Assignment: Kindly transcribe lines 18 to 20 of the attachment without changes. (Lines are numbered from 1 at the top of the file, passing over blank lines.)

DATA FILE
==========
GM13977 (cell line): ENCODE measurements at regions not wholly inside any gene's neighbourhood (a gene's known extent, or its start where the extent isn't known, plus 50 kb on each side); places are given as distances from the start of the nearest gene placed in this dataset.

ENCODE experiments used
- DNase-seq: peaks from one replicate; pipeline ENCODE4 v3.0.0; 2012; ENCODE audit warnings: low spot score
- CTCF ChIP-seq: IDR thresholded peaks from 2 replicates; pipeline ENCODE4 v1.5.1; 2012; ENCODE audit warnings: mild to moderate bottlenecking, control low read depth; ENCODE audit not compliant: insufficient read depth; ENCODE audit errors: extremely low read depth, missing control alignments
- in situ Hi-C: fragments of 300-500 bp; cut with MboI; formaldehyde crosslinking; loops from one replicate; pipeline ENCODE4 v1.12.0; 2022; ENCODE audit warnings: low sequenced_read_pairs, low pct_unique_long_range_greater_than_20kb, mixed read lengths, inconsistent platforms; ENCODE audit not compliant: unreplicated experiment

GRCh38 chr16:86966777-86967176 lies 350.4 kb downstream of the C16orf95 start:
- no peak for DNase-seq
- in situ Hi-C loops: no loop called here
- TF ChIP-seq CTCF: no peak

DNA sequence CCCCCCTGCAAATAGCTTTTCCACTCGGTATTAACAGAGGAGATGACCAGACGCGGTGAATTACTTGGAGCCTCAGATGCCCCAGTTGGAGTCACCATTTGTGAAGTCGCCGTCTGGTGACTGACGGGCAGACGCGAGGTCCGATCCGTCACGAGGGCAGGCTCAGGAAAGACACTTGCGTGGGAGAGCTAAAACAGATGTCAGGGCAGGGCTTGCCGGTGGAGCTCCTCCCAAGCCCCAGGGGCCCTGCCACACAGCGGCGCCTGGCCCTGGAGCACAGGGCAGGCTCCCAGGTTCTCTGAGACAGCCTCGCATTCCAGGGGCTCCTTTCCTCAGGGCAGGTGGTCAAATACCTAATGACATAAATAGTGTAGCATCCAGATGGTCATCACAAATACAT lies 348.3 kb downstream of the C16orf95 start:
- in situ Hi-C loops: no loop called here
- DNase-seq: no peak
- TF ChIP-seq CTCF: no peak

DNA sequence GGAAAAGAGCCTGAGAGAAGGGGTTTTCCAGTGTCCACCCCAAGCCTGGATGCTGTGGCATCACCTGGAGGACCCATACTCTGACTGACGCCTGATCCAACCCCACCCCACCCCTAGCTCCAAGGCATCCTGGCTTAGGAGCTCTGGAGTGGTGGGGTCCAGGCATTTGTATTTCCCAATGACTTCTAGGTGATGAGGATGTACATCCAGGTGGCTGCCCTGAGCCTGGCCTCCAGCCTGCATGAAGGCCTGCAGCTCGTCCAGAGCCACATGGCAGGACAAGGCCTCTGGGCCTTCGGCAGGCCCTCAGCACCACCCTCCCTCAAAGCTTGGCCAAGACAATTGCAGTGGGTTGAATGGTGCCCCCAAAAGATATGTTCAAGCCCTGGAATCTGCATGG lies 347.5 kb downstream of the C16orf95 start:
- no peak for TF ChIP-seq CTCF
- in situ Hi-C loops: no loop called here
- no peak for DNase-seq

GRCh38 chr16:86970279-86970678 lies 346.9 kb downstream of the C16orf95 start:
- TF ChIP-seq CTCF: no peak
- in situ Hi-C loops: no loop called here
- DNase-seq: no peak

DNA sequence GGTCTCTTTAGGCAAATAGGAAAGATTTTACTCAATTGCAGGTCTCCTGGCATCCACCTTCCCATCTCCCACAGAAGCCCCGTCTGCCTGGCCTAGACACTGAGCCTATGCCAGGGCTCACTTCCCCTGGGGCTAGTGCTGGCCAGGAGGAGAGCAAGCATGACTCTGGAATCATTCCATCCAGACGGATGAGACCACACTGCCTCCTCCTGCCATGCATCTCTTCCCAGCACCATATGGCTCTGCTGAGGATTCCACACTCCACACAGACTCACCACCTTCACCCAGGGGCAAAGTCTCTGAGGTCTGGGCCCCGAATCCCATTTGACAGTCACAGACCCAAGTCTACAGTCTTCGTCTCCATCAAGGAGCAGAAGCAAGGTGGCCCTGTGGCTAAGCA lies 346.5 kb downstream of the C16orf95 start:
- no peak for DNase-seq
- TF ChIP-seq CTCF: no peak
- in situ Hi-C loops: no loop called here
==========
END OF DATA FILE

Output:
GRCh38 chr16:86970279-86970678 lies 346.9 kb downstream of the C16orf95 start:
- TF ChIP-seq CTCF: no peak
- in situ Hi-C loops: no loop called here